Sylvia Plath churned out her final poems at the remarkable rate of two or three a day, masterworks Robert Lowell describes as written by "hardly a person at all...but one of those super-real, hypnotic, great classical heroines." Even more remarkable, she wrote them during one of the coldest, snowiest winters (1962-63) Londoners have ever known. Snowbound, without central heating, she and her two children spent much of their time sniffling, coughing, or running temperatures (In "Fever 103°" she writes, "I have been flickering, off, on, off on. / The sheets grow heavy as a lecher's kiss."). Pipes froze, lights failed, and candles were unobtainable.
As if these physical privations weren't enough, Plath was out in the cold in another sense--her husband, Ted Hughes, had left her for another woman earlier that year. Despite all this (or perhaps because of it), the Ariel poems dazzle with their lyricism, their surprising and vivid imagery, and their wit. Rather than confining herself to her bleak surroundings, Plath draws from a wide array of experience. In "Berck-Plage," for instance, clouds are "electrifyingly-coloured sherbets, scooped from the freeze." In "The Night Dances," the poet stands crib-side, revelling in her son's own brand of do-si-do: "Such pure leaps and spirals--Surely they travel / The world forever, I shall not entirely / Sit emptied of beauties, the gift / Of your small breath..."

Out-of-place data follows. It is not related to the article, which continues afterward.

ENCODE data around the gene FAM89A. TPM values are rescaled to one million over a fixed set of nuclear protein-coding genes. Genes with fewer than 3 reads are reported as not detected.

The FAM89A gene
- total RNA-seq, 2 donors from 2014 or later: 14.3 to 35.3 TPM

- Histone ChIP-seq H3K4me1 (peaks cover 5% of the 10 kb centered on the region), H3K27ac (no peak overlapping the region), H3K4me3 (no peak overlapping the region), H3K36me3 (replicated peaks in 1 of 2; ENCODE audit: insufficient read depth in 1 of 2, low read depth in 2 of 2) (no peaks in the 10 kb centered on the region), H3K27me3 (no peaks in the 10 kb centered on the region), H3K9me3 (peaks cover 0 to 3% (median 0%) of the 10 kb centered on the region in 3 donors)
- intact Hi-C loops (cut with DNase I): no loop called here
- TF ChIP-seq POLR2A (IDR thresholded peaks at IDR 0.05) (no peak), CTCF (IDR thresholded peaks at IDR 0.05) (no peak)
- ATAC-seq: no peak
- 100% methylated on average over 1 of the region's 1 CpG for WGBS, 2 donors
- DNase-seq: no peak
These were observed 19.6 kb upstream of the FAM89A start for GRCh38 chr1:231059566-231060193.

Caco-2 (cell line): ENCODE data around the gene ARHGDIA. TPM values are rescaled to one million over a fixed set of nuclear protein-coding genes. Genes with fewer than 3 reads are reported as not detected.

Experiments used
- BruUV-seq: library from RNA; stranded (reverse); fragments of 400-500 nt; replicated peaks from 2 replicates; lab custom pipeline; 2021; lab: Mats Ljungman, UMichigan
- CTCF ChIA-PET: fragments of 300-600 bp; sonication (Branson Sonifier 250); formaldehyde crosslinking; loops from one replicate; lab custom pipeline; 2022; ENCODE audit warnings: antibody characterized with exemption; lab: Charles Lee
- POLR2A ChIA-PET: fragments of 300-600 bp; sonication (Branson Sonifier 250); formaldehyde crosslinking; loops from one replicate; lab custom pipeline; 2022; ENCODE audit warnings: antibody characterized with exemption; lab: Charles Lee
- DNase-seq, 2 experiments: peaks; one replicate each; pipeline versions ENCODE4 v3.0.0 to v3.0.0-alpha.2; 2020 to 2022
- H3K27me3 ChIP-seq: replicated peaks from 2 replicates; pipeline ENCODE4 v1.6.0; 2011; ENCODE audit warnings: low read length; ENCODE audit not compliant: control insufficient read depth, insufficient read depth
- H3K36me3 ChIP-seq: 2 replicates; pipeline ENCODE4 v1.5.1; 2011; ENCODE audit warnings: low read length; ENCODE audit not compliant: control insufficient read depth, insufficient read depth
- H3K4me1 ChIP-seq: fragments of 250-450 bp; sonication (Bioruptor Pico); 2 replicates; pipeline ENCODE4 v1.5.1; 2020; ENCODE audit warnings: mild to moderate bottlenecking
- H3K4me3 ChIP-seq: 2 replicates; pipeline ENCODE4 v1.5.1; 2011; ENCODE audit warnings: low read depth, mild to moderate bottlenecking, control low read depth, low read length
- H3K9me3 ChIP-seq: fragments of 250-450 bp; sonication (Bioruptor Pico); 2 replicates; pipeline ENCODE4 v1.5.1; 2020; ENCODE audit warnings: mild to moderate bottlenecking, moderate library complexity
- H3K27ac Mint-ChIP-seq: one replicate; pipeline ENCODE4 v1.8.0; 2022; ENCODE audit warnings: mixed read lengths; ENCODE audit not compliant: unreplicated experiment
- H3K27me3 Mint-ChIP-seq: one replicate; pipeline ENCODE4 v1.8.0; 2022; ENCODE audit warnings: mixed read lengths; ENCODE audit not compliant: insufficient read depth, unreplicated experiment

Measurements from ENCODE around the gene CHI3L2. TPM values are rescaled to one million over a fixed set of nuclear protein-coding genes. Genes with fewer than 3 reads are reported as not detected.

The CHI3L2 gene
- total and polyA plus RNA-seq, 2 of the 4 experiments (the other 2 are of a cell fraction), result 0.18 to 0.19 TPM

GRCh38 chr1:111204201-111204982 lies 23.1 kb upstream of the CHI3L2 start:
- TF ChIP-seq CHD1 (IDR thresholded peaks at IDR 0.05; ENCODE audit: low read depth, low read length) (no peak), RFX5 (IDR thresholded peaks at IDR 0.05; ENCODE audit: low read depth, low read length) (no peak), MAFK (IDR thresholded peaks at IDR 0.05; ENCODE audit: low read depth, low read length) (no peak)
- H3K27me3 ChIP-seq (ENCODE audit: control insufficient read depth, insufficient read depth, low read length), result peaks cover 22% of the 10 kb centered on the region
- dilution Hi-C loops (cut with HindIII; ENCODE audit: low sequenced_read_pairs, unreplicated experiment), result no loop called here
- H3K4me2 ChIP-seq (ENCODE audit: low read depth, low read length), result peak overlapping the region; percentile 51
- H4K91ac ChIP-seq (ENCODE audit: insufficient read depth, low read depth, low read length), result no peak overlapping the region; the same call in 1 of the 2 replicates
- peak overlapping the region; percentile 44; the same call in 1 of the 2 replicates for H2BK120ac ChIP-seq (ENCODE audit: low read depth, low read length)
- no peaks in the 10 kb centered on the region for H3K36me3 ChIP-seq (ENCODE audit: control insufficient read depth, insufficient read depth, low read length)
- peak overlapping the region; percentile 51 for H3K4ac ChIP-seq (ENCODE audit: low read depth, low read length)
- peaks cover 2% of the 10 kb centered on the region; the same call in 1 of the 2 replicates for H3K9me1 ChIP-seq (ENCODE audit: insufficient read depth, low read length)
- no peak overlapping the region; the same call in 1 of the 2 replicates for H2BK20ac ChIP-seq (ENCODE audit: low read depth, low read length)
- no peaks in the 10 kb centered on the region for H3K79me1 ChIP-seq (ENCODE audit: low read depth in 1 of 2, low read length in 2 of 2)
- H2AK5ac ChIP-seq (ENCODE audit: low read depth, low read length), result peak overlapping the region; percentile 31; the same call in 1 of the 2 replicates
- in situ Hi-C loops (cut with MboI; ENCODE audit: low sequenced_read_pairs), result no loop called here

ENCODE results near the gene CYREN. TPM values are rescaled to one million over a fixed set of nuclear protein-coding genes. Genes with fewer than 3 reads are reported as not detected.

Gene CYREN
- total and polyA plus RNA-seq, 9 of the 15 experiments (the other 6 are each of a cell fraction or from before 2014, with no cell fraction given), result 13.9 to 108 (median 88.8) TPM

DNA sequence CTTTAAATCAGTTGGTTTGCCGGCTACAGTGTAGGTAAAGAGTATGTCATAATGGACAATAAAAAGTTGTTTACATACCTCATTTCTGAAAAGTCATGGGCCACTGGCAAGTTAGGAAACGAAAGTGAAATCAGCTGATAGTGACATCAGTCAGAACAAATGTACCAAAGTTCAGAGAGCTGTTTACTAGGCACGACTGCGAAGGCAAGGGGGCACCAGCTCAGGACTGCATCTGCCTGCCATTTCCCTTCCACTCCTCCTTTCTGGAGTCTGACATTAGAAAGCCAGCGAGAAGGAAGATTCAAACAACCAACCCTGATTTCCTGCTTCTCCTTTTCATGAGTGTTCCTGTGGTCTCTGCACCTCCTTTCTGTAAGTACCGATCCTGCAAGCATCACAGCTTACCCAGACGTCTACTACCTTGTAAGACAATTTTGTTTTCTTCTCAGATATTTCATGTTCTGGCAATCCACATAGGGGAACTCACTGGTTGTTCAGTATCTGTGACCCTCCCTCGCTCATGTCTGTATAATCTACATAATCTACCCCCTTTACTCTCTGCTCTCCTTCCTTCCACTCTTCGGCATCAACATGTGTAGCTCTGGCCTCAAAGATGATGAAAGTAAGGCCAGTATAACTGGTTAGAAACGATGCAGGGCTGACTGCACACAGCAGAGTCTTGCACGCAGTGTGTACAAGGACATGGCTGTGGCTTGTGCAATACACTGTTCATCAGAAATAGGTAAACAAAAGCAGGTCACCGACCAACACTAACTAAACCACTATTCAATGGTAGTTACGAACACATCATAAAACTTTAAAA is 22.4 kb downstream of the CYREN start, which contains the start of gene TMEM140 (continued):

Though at times they present the reader with hopelessness laid bare, these poems also teem with the brightest shards of a life, confounding those who merely look for the words of a gloomy, dispassionate suicide. Plath rose each morning in the final months of her life to "that still blue, almost eternal hour before the baby's cry" and left us these words like "axes/After whose stroke the wood rings..." --Martha Silano
"Sylvia Plath's last poems have impressed themselves on many readers with the force of myth. They are among the handful of writings by which future generations will seek to know us and give us a name."-- "Critical Quarterly""It is fair to say that no group of poems since Dylam Thomas's "Deaths and Entrances" has had as vivid and disturbing an impact on English critics and readers as has "Ariel." Sylvia Plath's poems have already passed into legend as both representative of our present tone of emotional life and unique in their implacable, harsh brilliance...These poems take tremendous risks, extending Sylvia Plath's essentially austere manner to the very limit. They are a bitter triumph, proof of the capacity of poetry to give to reality the greater permanence of the imagined. She could not return from them."-- George Steiner, "The Reporter"
--This text refers to an out of print or unavailable edition of this title.